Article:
Many of today’s medicines were discovered by trial and error: a substance is found which helps alleviate the symptoms of a disease, and it may take years before scientists really understand how it works. Typically they find that a drug has its effects by attaching itself to a particular molecule in a cell and blocking part of its activity, the way you might prevent someone from turning a light on or off by putting a lock over the switch. Scientists now hope to take the opposite approach, and custom-design drugs to block specific switches. To do so, they will need precise “technical diagrams” of the molecules they want to lock up. Now the Italian researcher Giulio Superti-Furga and his colleagues at the European Molecular Biology Laboratory (EMBL) have produced such a diagram of a cancer-causing molecule, and their work gives researchers a good idea of how to go about designing drugs. Their report appears in the current issue of the journal Cell.
The molecule, a protein called Abl, is produced in all human cells. Some people acquire a defect in the genetic blueprint for this molecule, causing their bodies to create a malformed version called BCR-Abl. For years researchers have known that this defective molecule is linked to forms of the deadly disease leukemia.
Abl has important jobs to perform within cells. One of its chief roles is to get information from proteins and pass it on to other molecules – like a radio operator who receives a message telling him to turn on an alarm. If Abl is defective, it might not hear incoming messages, or it might continually send off alarms, even when it hasn’t been told to do so.
Russell Hodge | alphagalileo
Observing the cell's protein factories during self-assembly
15.06.2018 | Charité - Universitätsmedizin Berlin
Scientists unravel molecular mechanisms of Parkinson's disease
13.06.2018 | The Francis Crick Institute
Moving into its fourth decade, AchemAsia is setting out for new horizons: The International Expo and Innovation Forum for Sustainable Chemical Production will take place from 21-23 May 2019 in Shanghai, China. With an updated event profile, the eleventh edition focusses on topics that are especially relevant for the Chinese process industry, putting a strong emphasis on sustainability and innovation.
Founded in 1989 as a spin-off of ACHEMA to cater to the needs of China’s then developing industry, AchemAsia has since grown into a platform where the latest...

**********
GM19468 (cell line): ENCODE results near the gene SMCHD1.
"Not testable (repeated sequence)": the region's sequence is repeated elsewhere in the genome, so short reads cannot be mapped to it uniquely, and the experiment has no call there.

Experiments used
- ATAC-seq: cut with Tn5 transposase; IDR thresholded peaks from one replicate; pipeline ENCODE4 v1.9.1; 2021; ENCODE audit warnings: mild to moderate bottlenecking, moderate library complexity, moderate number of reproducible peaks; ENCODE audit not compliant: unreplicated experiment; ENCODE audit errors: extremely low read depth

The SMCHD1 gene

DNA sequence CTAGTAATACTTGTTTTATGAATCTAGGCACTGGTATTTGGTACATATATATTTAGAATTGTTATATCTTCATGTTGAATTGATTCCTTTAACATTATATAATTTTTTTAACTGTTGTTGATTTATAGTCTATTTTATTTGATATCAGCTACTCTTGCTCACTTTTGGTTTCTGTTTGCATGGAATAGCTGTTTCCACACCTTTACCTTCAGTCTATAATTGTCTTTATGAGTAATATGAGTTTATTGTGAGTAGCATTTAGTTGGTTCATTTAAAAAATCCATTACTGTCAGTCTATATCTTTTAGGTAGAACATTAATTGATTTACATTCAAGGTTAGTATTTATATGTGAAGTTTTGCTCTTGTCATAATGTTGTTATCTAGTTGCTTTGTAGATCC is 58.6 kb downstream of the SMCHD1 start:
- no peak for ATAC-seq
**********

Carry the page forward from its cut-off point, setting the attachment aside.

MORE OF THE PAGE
The BMBF-funded OWICELLS project was successfully completed with a final presentation at the BMW plant in Munich. The presentation demonstrated a Li-Fi communication with a mobile robot, while the robot carried out usual production processes (welding, moving and testing parts) in a 5x5m² production cell. The robust, optical wireless transmission is based on spatial diversity; in other words, data is sent and received simultaneously by several LEDs and several photodiodes. The system can transmit data at more than 100 Mbit/s and five milliseconds latency.
Modern production technologies in the automobile industry must become more flexible in order to fulfil individual customer requirements.
An international team of scientists has discovered a new way to transfer image information through multimodal fibers with almost no distortion - even if the fiber is bent. The results of the study, to which scientist from the Leibniz-Institute of Photonic Technology Jena (Leibniz IPHT) contributed, were published on 6thJune in the highly-cited journal Physical Review Letters.
Endoscopes allow doctors to see into a patient’s body like through a keyhole. Typically, the images are transmitted via a bundle of several hundreds of optical...
Light detection and control lies at the heart of many modern device applications, such as smartphone cameras. Using graphene as a light-sensitive material for...
Water molecules exist in two different forms with almost identical physical properties. For the first time, researchers have succeeded in separating the two forms to show that they can exhibit different chemical reactivities. These results were reported by researchers from the University of Basel and their colleagues in Hamburg in the scientific journal Nature Communications.
From a chemical perspective, water is a molecule in which a single oxygen atom is linked to two hydrogen atoms. It is less well known that water exists in two...
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